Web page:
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Key Strategies for Successful Online Deliberation and Collaboration

In the United States we have witnessed in recent years a growing interest among leaders at all levels of government in employing online tools for deliberation and collaboration. These tools certainly do not offer all the benefits of face to face dialogue, and substantial sectors of any given community face significant obstacles to interacting online. However, online dialogue can greatly enhance participatory democracy when used well and in conjunction with other engagement methodologies. As streaming video conferencing and other technologies advance, allowing more personalized and instantaneous online collaboration, the use and benefits of this online interaction will expand exponentially.

I spent the last few years researching public engagement strategies being used by local government agencies in California. Local officials in the golden state report that when residents are exposed to information and diverse viewpoints with the help of technology, debates are less acrimonious and public meetings are more productive. Here are some key strategies shared by local officials and staff that may be thought-provoking for public engagement practitioners interested in harnessing the power of online deliberation:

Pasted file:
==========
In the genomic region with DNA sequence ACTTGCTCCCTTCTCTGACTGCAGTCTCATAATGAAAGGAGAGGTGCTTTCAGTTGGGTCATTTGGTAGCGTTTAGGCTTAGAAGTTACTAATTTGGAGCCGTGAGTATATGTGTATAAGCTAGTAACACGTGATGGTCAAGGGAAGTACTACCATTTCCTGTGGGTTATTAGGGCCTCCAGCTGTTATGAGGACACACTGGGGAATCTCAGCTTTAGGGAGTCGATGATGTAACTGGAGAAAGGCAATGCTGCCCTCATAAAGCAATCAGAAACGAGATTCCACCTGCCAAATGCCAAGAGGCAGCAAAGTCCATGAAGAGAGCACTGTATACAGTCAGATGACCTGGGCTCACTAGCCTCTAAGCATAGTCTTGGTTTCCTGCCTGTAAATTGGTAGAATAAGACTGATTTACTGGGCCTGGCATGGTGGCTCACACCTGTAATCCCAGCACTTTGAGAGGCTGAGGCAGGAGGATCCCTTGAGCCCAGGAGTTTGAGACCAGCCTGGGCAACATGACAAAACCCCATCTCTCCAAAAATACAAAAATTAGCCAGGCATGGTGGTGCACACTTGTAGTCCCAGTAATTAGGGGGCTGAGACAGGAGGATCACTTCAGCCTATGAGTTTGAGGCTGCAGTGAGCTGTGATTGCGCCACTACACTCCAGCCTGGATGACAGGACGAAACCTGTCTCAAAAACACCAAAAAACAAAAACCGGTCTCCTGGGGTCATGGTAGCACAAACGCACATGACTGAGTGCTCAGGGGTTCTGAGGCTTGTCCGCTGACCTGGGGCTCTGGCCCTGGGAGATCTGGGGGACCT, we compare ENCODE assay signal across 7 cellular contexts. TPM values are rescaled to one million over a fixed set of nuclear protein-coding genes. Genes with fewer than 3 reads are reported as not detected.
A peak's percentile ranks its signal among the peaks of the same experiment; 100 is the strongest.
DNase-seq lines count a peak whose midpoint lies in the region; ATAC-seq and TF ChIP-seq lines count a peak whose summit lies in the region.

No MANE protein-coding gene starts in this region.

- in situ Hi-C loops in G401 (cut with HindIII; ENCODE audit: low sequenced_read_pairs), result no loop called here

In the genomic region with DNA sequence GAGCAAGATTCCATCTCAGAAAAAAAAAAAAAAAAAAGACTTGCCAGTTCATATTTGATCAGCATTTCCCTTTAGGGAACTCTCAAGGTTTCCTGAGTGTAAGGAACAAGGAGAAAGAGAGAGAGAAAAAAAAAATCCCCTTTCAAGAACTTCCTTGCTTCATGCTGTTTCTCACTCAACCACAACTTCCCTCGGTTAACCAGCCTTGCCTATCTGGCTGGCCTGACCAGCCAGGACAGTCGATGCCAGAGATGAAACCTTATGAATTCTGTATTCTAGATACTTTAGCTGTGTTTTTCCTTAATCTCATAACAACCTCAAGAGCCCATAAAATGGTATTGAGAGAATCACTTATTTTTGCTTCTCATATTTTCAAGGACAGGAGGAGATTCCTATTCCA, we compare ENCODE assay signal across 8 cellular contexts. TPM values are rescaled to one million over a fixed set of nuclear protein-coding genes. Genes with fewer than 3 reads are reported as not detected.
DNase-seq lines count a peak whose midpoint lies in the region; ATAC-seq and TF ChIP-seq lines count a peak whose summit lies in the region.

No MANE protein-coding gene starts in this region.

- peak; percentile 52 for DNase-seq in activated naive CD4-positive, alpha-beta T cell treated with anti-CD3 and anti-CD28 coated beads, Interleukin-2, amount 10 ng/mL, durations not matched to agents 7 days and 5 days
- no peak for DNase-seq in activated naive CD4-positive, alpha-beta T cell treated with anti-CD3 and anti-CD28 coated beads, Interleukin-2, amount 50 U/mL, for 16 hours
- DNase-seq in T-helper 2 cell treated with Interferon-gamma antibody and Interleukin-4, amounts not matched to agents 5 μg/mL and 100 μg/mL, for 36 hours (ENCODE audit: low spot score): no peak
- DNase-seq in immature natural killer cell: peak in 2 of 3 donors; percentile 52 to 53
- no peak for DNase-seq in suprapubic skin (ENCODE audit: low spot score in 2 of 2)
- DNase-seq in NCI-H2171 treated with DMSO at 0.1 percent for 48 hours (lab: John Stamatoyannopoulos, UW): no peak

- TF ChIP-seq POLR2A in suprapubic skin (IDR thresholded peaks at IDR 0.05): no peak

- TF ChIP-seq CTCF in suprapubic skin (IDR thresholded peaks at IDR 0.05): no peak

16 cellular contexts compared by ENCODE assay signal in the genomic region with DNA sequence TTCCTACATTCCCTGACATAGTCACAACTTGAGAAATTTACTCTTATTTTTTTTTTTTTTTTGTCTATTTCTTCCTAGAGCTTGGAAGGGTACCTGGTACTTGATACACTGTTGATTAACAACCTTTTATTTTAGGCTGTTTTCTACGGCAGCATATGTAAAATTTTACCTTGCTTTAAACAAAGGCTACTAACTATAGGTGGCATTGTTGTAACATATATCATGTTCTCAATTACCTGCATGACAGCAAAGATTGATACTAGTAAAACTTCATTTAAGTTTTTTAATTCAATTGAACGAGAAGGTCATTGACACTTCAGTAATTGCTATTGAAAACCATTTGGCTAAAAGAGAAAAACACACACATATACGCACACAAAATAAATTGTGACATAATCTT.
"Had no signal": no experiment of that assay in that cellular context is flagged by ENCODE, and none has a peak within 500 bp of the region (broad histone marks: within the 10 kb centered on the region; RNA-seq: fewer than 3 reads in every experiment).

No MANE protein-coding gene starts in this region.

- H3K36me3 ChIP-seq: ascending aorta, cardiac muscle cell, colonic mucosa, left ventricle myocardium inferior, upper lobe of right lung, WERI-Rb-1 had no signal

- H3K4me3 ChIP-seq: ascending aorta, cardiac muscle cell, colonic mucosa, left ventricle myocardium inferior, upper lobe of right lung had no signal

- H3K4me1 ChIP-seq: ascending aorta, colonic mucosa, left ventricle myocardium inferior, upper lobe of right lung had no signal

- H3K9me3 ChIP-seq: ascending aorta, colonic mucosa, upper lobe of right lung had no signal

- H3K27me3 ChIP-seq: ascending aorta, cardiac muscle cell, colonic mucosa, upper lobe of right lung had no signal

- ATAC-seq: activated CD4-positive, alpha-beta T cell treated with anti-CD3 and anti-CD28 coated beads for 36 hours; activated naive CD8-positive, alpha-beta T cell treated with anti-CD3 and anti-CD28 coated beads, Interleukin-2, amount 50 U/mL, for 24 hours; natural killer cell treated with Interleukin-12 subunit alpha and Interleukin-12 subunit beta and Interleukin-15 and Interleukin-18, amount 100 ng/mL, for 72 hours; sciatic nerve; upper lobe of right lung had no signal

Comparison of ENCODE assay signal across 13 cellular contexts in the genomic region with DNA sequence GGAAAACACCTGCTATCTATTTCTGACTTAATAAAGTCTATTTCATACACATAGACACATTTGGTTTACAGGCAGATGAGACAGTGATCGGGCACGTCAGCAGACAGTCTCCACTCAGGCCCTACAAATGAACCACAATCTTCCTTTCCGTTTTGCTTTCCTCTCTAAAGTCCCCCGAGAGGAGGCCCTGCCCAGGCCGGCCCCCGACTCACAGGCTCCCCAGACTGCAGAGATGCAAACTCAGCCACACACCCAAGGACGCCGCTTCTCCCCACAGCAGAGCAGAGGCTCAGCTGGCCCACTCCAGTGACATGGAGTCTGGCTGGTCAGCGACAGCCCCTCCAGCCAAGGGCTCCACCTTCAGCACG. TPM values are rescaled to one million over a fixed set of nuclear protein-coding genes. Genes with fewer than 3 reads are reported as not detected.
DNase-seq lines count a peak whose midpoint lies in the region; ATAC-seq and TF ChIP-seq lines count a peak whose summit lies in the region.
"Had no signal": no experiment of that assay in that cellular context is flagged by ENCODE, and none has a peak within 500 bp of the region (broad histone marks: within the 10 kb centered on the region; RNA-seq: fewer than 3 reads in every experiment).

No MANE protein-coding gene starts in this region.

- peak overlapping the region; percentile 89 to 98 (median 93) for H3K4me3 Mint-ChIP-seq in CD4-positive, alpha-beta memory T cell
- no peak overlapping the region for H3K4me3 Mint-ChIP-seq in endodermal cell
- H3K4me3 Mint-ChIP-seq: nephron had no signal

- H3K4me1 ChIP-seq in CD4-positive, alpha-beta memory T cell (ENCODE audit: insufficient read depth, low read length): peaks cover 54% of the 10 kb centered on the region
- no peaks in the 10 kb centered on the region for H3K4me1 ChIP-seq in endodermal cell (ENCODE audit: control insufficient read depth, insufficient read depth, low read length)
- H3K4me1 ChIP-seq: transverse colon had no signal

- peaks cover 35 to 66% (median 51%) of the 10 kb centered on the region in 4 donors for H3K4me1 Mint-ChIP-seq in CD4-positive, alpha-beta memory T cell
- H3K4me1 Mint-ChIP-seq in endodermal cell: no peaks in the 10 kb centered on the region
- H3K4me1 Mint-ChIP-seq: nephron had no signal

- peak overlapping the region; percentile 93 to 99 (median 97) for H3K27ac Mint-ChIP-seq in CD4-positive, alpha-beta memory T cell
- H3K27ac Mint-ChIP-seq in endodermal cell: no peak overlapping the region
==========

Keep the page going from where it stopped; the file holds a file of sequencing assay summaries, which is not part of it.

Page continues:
Make it easy for people to exchange information and get informed

Online forums can allow residents to access accurate information and exchange points of view. In Palo Alto, the city maintains an online Forum called Open City Hall that allows residents to post comments and information related to issues before the city council. The forum is moderated by an independent consultant to keep it civil, positive and on track, and the collected input is organized and reported to elected leaders at city council meetings. Participants receive follow up emails letting them know how their input impacted decision makers.

Actively moderate and facilitate online dialogs

No tool or platform will eliminate the need for an informed staff member to actively moderate online dialogs. Local agencies have found that they need someone actively monitoring online dialogs to welcome participants, address questions, guide the process and keeping discussion on topic, and synthesize/ summarize input. A neutral moderator who sets a positive tone can greatly enhance online public dialogue.

Establish online neighborhood networks to facilitate neighbors supporting one another

Palo Alto, Los Altos, Berkeley, Emeryville, San Carlos, and other communities around the nation are experimenting with online neighborhood networks that link residents and business owners in specific neighborhoods and allow them to communicate. People can share a crime or safety issues, propose a community project or event, or start a discussion among neighbors on their block. When neighbors can solve problems on their own, it can save local agencies from having to get involved. To learn more about online neighborhood networks, visit www.e-democracy.org.

Be clear how deliberative input affects final decisions of elected leaders